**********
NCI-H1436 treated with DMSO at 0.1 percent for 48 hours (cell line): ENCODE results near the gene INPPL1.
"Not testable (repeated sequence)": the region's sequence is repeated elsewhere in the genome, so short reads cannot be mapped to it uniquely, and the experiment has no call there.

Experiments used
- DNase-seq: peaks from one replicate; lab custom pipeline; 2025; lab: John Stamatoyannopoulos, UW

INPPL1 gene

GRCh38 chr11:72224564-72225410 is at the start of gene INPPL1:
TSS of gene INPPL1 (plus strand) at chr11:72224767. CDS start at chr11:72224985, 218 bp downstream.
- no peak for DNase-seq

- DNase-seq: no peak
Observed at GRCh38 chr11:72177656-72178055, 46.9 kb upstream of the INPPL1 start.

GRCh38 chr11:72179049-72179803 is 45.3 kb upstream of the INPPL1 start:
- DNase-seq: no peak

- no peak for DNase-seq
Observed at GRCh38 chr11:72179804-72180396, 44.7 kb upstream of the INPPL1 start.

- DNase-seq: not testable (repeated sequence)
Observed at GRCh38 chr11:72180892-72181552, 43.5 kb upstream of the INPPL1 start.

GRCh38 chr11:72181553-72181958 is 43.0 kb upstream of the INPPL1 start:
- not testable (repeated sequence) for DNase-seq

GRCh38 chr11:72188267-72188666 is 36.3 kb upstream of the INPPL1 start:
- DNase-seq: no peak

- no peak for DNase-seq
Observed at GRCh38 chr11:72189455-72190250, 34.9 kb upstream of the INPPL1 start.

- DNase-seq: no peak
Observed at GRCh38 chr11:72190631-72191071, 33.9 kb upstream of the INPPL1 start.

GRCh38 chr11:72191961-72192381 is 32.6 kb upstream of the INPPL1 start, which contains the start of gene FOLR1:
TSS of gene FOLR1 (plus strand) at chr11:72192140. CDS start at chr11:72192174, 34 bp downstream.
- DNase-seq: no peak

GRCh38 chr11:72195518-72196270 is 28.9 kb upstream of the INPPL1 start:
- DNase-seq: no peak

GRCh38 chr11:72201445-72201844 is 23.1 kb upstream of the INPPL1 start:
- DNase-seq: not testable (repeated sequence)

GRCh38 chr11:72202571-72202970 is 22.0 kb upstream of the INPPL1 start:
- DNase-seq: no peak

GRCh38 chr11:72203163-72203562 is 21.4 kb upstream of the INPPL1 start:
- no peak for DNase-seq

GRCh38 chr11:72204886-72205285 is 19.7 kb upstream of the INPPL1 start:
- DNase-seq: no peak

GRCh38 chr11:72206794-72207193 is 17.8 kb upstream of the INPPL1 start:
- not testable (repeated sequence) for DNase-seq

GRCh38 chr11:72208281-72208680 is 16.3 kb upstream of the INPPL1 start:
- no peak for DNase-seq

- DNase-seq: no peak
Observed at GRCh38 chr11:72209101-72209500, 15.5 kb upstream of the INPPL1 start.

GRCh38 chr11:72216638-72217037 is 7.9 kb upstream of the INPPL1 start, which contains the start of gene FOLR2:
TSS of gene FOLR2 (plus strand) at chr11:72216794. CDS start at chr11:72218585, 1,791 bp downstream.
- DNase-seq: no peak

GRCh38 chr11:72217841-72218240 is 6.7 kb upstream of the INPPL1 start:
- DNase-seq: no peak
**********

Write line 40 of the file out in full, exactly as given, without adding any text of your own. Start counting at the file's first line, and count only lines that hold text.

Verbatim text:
GRCh38 chr11:72208281-72208680 is 16.3 kb upstream of the INPPL1 start: